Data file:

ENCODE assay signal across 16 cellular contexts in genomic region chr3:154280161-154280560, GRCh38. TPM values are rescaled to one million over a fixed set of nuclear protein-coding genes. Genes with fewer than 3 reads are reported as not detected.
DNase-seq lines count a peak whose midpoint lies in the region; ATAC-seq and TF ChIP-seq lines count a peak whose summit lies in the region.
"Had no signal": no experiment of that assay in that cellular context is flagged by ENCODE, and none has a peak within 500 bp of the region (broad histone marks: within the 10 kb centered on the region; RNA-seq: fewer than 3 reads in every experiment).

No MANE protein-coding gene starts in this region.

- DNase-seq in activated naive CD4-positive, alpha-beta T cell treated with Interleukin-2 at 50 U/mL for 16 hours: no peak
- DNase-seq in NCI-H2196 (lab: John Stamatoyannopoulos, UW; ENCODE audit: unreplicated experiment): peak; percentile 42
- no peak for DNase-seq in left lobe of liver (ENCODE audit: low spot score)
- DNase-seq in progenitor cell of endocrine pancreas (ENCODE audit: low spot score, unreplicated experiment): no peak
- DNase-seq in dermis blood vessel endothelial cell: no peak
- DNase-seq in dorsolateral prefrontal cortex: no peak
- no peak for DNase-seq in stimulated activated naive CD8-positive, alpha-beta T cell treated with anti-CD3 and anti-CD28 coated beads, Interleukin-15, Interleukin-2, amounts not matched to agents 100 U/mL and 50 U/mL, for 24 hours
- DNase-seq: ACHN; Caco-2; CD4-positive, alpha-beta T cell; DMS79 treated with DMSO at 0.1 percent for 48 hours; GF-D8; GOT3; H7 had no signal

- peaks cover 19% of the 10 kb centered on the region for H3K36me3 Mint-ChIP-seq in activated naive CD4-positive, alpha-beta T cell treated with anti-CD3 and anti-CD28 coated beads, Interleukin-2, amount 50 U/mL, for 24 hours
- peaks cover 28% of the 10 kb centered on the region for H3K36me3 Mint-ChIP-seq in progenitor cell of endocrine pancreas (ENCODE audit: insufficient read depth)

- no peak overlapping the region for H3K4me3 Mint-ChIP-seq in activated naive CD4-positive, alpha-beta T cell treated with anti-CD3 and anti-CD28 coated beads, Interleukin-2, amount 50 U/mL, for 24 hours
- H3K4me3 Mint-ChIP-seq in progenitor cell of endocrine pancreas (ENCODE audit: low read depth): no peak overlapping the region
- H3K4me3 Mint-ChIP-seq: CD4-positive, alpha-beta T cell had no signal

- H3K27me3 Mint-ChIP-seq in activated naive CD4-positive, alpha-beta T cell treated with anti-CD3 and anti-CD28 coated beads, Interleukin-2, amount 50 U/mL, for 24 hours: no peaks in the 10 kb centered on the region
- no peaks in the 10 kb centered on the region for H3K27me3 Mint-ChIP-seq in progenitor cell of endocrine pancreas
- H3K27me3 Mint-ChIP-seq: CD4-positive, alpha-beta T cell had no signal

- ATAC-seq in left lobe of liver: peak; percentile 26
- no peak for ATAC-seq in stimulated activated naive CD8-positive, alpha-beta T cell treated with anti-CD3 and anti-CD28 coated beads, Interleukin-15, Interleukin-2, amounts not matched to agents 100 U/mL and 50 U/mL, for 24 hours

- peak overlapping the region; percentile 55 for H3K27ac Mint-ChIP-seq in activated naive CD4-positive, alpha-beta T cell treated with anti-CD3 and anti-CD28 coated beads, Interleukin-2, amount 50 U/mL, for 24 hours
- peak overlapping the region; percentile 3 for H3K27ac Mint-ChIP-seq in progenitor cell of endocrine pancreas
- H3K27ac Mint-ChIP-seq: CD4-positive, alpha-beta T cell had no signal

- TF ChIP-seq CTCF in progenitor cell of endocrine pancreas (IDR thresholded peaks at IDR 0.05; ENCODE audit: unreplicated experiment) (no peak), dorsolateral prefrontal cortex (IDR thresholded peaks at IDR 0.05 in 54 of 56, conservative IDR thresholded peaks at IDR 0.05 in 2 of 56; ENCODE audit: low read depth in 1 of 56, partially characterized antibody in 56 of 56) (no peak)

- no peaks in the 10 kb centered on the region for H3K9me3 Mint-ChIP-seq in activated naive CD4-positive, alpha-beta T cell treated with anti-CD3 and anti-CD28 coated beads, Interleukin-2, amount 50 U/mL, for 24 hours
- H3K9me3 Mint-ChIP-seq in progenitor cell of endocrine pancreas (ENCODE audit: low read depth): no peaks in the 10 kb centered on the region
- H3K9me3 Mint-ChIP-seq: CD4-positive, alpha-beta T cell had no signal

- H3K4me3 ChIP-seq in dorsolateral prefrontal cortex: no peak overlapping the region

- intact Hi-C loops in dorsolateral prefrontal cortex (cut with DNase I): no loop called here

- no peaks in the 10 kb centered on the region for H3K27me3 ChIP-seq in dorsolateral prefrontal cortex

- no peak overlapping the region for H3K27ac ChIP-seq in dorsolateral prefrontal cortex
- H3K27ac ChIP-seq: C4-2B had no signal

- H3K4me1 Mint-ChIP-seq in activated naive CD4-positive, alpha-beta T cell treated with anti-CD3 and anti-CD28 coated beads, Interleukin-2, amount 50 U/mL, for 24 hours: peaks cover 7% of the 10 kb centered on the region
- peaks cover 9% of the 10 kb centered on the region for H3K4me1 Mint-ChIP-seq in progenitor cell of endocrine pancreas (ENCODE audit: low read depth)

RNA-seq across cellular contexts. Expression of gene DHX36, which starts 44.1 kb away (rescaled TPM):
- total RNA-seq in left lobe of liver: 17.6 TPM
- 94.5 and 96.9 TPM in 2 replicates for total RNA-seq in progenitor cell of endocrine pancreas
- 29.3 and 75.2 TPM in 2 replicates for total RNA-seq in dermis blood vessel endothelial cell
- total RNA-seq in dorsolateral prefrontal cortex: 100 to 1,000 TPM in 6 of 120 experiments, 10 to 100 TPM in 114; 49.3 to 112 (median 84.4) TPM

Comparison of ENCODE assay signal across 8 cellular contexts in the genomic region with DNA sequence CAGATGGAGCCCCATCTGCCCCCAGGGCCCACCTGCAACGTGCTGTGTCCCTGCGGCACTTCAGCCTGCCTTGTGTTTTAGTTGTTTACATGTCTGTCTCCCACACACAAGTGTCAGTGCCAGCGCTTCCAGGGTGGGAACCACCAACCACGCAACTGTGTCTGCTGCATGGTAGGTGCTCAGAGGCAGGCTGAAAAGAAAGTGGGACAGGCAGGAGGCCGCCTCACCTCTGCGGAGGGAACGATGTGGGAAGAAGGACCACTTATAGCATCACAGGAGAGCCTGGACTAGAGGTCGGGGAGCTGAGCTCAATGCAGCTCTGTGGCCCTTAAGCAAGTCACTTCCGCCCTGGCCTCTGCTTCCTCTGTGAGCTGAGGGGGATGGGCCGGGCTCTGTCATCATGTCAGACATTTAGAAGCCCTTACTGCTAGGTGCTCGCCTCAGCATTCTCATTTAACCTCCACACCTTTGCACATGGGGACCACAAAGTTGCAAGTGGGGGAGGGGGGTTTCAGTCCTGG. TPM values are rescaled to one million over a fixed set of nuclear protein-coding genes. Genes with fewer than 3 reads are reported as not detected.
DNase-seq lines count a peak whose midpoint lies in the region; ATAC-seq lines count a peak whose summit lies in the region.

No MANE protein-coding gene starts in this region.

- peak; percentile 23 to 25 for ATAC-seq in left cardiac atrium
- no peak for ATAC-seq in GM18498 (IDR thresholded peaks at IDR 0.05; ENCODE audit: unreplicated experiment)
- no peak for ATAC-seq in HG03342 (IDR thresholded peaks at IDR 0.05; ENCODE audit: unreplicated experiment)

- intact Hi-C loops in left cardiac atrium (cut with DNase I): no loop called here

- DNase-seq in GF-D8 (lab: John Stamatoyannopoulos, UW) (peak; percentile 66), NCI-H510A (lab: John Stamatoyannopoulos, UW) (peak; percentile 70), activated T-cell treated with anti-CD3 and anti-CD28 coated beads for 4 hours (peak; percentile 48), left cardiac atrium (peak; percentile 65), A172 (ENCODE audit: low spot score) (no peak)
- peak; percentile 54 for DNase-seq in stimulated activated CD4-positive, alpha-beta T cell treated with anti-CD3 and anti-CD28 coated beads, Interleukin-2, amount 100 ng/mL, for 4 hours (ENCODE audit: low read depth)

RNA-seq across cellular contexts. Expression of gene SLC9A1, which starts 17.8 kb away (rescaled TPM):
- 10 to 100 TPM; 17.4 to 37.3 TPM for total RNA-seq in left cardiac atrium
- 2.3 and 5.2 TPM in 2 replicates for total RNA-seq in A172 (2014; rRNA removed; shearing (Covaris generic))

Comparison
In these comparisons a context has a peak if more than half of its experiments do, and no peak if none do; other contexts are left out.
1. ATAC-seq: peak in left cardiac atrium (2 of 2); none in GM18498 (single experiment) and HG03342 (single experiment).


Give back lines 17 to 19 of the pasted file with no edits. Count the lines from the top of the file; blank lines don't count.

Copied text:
- H3K4me3 Mint-ChIP-seq: CD4-positive, alpha-beta T cell had no signal

- H3K27me3 Mint-ChIP-seq in activated naive CD4-positive, alpha-beta T cell treated with anti-CD3 and anti-CD28 coated beads, Interleukin-2, amount 50 U/mL, for 24 hours: no peaks in the 10 kb centered on the region
- no peaks in the 10 kb centered on the region for H3K27me3 Mint-ChIP-seq in progenitor cell of endocrine pancreas